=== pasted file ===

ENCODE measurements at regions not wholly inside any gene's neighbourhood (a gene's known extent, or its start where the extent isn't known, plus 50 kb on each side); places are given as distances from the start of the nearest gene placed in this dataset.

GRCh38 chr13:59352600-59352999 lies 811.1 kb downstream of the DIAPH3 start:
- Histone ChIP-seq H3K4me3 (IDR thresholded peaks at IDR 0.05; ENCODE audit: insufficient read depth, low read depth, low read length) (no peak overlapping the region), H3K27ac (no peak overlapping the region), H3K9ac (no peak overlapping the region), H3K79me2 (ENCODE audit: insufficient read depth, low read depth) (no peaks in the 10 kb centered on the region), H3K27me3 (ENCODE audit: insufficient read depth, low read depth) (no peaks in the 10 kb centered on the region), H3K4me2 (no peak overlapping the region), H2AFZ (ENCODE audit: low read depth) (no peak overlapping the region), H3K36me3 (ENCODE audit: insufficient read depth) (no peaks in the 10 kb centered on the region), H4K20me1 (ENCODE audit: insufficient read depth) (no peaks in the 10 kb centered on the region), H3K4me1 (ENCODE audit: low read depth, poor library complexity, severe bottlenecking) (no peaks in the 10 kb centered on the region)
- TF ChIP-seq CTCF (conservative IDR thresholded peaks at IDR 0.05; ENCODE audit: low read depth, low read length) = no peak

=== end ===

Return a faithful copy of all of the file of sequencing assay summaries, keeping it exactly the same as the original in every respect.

ENCODE measurements at regions not wholly inside any gene's neighbourhood (a gene's known extent, or its start where the extent isn't known, plus 50 kb on each side); places are given as distances from the start of the nearest gene placed in this dataset.

GRCh38 chr13:59352600-59352999 lies 811.1 kb downstream of the DIAPH3 start:
- Histone ChIP-seq H3K4me3 (IDR thresholded peaks at IDR 0.05; ENCODE audit: insufficient read depth, low read depth, low read length) (no peak overlapping the region), H3K27ac (no peak overlapping the region), H3K9ac (no peak overlapping the region), H3K79me2 (ENCODE audit: insufficient read depth, low read depth) (no peaks in the 10 kb centered on the region), H3K27me3 (ENCODE audit: insufficient read depth, low read depth) (no peaks in the 10 kb centered on the region), H3K4me2 (no peak overlapping the region), H2AFZ (ENCODE audit: low read depth) (no peak overlapping the region), H3K36me3 (ENCODE audit: insufficient read depth) (no peaks in the 10 kb centered on the region), H4K20me1 (ENCODE audit: insufficient read depth) (no peaks in the 10 kb centered on the region), H3K4me1 (ENCODE audit: low read depth, poor library complexity, severe bottlenecking) (no peaks in the 10 kb centered on the region)
- TF ChIP-seq CTCF (conservative IDR thresholded peaks at IDR 0.05; ENCODE audit: low read depth, low read length) = no peak